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New Graduation-Rate Data Show the Power of Advocacy, Remind Us of Work Ahead
It’s encouraging when years of advocacy in pursuit of educational equity begin to pay off. Recently, the U.S. Department of Education released state-level data on the four-year adjusted-cohort graduation rate for the high school graduating class of 2011. The occasion marks the first time all states were required to use the same method to calculate data they report for all groups of students. It also is the result of tireless advocacy by numerous parties across the education landscape that fought to draw attention to inaccurate calculation methods and worked with states to help them adopt more precise methods of reporting the data. Now that we finally have a clearer picture of who is graduating in four years, the hard work of raising graduation rates for all groups of students lies ahead.
Previously, there was no common standard for how the rates were calculated, which resulted in many states obscuring the reality that far too many of their young people weren’t graduating. In the past, students who earned GEDs were counted as “graduates” by some states. Other states computed their graduation rates by comparing the number of high school seniors enrolled in the fall to the number who graduated the following spring instead of starting with the number of students who began with the class as high school freshmen. Calculating the rate based only on students who enrolled in the fall of senior year does not account for students who dropped out of school or were retained in earlier grades.
The new adjusted-cohort graduation rate looks at how many first-time ninth-graders graduate in four years with a regular high school diploma. It doesn’t include students who earn another credential, like a GED, or who take more than four years to graduate. The new rate also adjusts for students who transfer into the school and for those who transfer out of the school, move to another country, or die. Having an honest and common measure now allows parents, communities, policymakers, and practitioners to better understand how well, or how poorly, their schools are doing and to compare graduation rates across state lines, revealing a wide range of overall graduation rates across the states: from 62 percent in Nevada to 88 percent in Iowa.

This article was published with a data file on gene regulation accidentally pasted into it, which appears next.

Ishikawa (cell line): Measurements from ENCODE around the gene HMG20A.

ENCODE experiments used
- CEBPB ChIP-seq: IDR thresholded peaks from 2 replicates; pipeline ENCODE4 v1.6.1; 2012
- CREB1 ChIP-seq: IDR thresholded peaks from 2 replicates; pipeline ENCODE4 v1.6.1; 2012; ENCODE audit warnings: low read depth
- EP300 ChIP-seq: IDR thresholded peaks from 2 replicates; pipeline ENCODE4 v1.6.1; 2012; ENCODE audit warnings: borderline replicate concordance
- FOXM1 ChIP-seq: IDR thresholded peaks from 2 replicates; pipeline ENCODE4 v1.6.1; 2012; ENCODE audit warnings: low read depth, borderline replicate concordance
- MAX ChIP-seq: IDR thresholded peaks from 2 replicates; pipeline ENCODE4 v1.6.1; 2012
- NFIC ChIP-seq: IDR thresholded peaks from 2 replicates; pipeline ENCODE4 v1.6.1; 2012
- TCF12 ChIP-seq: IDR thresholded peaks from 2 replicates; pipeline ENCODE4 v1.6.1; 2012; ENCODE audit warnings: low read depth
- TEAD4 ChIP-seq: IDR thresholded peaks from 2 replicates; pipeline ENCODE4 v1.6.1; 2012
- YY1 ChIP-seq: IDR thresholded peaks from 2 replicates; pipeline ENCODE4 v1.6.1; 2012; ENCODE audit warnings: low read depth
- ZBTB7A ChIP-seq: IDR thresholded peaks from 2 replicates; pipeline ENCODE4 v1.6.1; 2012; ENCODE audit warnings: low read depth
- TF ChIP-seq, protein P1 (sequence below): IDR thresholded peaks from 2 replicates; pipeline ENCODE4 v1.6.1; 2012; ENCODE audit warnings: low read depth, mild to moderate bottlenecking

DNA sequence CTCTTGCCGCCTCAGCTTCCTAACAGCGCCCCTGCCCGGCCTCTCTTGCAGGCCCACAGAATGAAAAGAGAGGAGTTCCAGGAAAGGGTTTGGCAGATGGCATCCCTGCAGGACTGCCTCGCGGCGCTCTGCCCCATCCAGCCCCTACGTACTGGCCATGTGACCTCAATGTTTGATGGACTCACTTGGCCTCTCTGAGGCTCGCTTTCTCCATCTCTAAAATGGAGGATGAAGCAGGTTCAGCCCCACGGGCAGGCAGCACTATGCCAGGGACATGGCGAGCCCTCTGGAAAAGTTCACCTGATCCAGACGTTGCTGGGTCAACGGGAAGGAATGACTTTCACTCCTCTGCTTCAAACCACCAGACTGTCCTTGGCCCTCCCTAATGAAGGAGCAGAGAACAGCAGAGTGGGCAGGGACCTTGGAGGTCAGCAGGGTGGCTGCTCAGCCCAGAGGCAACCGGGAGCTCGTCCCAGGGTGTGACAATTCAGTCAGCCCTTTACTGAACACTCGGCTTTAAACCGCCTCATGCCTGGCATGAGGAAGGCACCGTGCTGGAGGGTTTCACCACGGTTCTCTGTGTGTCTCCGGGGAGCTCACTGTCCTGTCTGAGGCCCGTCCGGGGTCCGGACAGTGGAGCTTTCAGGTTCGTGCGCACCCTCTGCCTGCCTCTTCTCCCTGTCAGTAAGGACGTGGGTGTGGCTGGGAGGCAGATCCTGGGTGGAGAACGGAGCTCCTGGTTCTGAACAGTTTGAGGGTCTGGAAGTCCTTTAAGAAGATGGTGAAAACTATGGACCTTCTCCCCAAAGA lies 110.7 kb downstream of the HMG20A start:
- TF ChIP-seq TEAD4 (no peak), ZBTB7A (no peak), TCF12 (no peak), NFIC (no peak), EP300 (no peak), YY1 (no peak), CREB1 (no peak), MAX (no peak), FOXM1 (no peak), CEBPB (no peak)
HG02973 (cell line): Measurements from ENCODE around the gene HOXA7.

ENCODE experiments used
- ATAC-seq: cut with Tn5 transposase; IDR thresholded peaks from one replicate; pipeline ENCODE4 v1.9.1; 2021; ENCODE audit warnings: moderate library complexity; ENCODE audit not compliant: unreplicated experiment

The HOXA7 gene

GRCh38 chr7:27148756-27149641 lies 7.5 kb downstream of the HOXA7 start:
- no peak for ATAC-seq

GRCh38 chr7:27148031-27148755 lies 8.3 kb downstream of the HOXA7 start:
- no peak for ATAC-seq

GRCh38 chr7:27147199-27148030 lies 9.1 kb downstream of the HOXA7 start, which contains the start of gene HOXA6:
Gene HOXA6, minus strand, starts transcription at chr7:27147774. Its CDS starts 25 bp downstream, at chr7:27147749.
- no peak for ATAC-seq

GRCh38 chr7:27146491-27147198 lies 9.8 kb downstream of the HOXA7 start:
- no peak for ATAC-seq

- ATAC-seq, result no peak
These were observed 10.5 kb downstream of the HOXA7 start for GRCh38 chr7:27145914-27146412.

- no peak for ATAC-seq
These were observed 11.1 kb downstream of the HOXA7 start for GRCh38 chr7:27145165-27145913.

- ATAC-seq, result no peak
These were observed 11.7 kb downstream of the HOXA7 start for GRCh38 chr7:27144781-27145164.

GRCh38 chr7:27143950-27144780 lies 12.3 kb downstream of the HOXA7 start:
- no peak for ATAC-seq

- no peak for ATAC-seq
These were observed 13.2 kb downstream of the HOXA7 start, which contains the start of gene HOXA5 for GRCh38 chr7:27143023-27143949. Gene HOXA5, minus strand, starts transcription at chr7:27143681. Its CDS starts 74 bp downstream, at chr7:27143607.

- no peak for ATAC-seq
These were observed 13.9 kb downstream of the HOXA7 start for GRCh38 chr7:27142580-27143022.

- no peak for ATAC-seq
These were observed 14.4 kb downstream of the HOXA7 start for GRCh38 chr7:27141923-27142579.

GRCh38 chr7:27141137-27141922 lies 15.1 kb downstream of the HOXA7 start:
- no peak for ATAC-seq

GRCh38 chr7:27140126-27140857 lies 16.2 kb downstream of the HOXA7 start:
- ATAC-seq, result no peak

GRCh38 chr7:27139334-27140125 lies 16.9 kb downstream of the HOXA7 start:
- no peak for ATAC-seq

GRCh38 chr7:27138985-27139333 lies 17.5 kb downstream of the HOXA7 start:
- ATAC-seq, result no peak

The new measure also shows glaring gaps. In nearly every state, black and Latino students graduate at lower rates than their white peers, but the graduation rates of black and Latino students vary widely state to state. In Texas, for instance, 81 percent of African-American students graduate, compared to less than half of their counterparts in Minnesota and Nevada. And for Latino students, graduation rates range from over 80 percent in Texas, Maine, and Indiana to less than 60 percent in states like Georgia, Nevada, and New Mexico.
Under the Elementary and Secondary Education Act (ESEA), all states have had to set targets for improving their graduation rates. We now have better information on how states perform compared to those targets. Advocates must continue to work closely with states, districts, and schools to support efforts to meet these targets and to hold them accountable if they do not.
— Allison Horowitz